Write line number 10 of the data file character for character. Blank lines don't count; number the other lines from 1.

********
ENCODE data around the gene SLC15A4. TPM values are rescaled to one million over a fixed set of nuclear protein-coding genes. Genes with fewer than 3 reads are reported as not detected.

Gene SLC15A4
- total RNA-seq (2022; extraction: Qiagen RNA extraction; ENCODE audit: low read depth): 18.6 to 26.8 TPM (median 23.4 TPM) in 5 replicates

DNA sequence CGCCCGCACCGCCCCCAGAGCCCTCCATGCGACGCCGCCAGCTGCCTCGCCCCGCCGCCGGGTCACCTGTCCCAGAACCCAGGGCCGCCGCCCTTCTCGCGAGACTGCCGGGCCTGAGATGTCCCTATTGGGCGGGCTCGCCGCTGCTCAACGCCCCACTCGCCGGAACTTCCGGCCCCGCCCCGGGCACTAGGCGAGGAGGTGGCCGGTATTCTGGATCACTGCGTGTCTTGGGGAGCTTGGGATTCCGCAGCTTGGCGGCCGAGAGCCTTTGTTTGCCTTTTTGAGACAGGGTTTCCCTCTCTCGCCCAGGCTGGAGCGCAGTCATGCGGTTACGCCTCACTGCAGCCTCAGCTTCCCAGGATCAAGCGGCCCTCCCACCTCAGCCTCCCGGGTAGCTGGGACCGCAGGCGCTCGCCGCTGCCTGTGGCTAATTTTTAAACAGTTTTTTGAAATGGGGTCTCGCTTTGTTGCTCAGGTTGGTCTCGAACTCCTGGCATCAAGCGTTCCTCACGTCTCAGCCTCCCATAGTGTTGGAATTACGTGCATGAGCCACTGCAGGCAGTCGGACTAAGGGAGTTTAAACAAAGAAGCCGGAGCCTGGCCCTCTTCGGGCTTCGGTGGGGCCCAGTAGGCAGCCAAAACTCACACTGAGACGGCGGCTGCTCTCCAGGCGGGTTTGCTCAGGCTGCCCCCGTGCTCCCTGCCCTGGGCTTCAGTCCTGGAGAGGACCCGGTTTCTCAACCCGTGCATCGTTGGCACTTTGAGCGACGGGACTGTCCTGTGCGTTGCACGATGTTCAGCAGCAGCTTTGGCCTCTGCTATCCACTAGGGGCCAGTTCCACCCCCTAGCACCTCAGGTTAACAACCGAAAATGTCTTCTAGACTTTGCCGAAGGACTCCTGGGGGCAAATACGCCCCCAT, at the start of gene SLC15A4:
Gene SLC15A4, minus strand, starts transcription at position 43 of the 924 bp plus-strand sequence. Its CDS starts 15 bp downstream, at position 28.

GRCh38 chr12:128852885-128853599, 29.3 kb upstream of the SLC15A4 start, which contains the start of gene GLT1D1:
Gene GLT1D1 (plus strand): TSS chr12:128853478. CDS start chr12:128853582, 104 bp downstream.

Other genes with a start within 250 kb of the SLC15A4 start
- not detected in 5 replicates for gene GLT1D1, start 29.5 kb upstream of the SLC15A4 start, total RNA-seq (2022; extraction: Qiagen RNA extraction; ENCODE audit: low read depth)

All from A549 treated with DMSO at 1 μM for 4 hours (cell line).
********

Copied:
All from A549 treated with DMSO at 1 μM for 4 hours (cell line).